Richard S. Vosko

Musings on religion, art and architecture

Homily – 14 December 2014 – Preparing the Way for ….

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3 Advent B – 14 December 2014 – Preparing the Way for ….

Isaiah 61:1-2a, 10-11; Luke 1:46-450,53-54; 1 Thessalonians 5:16-24; John 1:6-8, 19-28 

Karl Barth, a leading 20th century Protestant theologian, regularly told his students: take your bible and newspaper and read both. But, he said, interpret the newspapers from your bible.  [2] That’s what we try to do here in this congregation week after week. Karl Barth would be at home here. 

Perhaps the most familiar and challenging line found in today’s biblical texts, the one that prompts us to “open our eyes and ears to the sounds of the times”  [2] is “Make straight the way of the Lord.” Let us begin with John the Baptist. 

Traditionally we understand that John preached repentance and cleansing. Advent, however, is not a penitential or baptismal season as much as it is a time for reconciling. How do we reconcile ourselves with our God, other humans, animals and the whole environment.

John was mainly speaking to Israelites who had been longing for the promised land, waiting for a messiah to take them there. His message was also cleverly addressed to the corrupt religious and civic leaders of his time. John was considered a dangerous man by the authorities. With the ability to rally a crowd and speak eloquently about moral issues plaguing society he was a threat to their establishment. 

If John were alive today he would be taking his place among the many protest marches occurring in our country. He would be a voice crying in the deserts between Mexico and our southwestern borders. He would be advocating a living wage for workers in every industry. He would be calling for racial justice in our city streets. He would decry the use of torture for any reason whatsoever.

And what else would a contemporary prophet and community organizer like John be addressing today? I asked our youth ministers to ask our teenagers. Here’s what they thought (think). [Note: Here, during the homily, a number of teens announced from the ambo (pulpit) the issues that they believe need attention to prepare the way of the Lord. Here’s what they said]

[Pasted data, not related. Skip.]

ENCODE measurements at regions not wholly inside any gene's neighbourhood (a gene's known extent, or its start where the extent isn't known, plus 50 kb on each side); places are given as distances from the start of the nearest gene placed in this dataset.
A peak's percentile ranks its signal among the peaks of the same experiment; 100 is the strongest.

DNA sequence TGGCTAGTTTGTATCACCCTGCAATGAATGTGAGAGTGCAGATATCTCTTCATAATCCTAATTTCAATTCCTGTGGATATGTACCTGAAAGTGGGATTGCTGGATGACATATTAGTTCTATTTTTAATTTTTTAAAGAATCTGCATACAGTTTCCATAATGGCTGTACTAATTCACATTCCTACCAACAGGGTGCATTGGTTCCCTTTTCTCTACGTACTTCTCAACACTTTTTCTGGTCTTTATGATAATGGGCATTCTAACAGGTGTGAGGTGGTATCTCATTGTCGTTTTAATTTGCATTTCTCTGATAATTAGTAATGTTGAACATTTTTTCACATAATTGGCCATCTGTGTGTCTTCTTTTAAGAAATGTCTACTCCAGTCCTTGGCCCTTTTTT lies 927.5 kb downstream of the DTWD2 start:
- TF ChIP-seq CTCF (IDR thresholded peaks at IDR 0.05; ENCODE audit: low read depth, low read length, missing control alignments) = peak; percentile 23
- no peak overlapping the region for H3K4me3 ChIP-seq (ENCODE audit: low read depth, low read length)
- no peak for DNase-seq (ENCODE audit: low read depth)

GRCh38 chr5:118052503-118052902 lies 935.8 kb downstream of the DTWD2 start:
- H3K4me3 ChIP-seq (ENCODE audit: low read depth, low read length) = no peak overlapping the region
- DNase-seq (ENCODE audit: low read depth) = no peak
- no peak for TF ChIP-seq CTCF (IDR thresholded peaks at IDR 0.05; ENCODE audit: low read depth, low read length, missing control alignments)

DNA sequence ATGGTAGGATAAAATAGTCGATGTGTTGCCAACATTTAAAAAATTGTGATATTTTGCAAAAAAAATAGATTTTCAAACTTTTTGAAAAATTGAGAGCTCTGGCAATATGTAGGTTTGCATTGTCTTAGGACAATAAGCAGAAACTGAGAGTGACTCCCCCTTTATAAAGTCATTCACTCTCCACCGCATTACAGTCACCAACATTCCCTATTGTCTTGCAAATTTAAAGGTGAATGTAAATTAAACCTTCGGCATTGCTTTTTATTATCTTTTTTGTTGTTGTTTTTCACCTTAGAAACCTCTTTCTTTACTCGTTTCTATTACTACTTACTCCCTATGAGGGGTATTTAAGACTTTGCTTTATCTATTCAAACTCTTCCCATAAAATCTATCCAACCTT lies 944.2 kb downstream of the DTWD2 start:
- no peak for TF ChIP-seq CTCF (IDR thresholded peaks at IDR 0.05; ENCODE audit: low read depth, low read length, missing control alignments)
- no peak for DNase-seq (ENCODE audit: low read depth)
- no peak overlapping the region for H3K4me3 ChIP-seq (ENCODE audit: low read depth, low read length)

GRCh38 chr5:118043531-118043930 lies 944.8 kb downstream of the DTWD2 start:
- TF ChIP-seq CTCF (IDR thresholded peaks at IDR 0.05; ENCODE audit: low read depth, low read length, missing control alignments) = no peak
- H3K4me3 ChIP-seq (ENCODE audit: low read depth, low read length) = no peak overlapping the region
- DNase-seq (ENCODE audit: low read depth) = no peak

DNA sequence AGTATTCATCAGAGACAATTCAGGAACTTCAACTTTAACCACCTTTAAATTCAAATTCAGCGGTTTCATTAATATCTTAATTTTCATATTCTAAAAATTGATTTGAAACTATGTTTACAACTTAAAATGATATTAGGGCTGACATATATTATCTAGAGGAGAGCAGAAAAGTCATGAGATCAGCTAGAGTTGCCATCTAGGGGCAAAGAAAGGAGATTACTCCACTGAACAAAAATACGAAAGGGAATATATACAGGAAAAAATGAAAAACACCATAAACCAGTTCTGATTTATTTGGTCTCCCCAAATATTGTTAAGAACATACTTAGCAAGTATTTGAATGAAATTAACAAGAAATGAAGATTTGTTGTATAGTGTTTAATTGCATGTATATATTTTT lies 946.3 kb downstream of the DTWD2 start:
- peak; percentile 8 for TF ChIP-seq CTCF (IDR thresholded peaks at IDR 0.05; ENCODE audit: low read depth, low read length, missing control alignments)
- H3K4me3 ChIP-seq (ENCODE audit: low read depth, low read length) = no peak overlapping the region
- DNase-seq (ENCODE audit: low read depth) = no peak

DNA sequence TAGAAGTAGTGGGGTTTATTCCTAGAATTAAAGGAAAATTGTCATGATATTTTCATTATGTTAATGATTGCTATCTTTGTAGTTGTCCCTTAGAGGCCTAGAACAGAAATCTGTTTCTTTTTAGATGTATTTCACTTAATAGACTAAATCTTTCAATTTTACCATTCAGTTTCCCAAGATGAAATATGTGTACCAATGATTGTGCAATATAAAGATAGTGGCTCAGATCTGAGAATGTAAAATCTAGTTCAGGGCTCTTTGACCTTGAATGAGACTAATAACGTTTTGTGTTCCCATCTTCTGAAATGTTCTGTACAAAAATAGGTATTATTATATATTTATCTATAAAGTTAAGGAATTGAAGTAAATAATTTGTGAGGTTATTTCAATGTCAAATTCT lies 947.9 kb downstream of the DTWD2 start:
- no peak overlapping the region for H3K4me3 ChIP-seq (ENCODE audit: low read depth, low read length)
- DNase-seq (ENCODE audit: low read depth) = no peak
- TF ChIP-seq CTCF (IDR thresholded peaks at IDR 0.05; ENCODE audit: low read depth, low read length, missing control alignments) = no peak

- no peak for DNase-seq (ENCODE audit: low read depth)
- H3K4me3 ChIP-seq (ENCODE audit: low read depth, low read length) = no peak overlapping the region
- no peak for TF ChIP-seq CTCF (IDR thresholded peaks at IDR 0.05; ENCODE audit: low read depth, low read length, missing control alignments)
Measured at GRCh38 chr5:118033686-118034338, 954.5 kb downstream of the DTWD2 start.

To Stop Hunger

  • Donate food to our food pantry
  • Don’t waste food
  • Volunteer to serve food

To End Racial Discrimination

  • Not have a stereotype of African Americans
  • Encourage sensitivity training for law enforcers
  • Work to change justice system peacefully

To Treat People with Respect

  • Address bullying in school by standing up for others 
  • Treat people the way you want to be treated
  • Respect people’s boundaries

To Stop War and Work for Peace

  • Avoid violent actions
  • Work to end conflict and war overseas
  • Do random acts of kindness

To Care for Those Who Are Homeless

  • Don’t judge homeless people

To Help Those With Chemical Addictions

  • Convince people to seek help
  • Don’t be afraid to say no at parties

What our teens are reminding us is that there is more work to do to hasten the experience of God’s kindom. You might be saying the task at hand is age old but in this moment we are also saying we cannot be discouraged. We know that the problems we have in this world, our cities, our homes, will never be completely resolved. That does not let us off the hook to work for justice now. We take our place along with others in history by doing so.

Long ago the prophet Isaiah wrote about his mission. The tasks are familiar to us now — to bring glad tidings to the poor, heal the broken hearted, proclaim liberty to captives, release prisoners. Wild and wooly John the Baptizer helped the Israelites keep their hope real for the promised land — a real place in history and an ongoing metaphor for the fulfillment of God’s promises of peace on earth. [Pause]

Today is also called Gaudete Sunday by some. The term is taken from the entrance antiphon “Rejoice in the Lord always; again I say, rejoice. Indeed, the Lord is near.” (Philippians 4:4-5). While many of us do have plenty to be joyful about there are others among us who are not so happy or even hopeful. 

As we prepare to commemorate the birth date of Jesus it is helpful to remember that Christ continues to be in our midst regardless. The Spirit of God moves within each of us to stir our minds, hearts and bodies. She fires us up to do good work that will renew the face of the earth. In the words of Paul to the Thessalonians do not quench that spirit, do not ignore the voices of our prophets. Retain what is good. Reject what is evil. Prepare the way of the Lord.


1 Time Magazine piece on Barth, Friday, May 31, 1963

2 Pope Francis speaking to the International Theological Commission, Vatican City, 5 December 2014


Author: Richard S. Vosko

Richard S. Vosko, Ph.D., Hon. AIA, is an internationally known sacred space planner. He is a presbyter in the Diocese of Albany who enjoys the classroom as much as the pulpit. On Sundays he presides at worship at St. Vincent de Paul Parish, Albany, NY. For more information on Vosko’s background, his projects, publications and speaking engagements please go to his website. For his homilies and occasional musings about religion, art and architecture go to his blog. Comments, questions and suggestions are always welcomed there.

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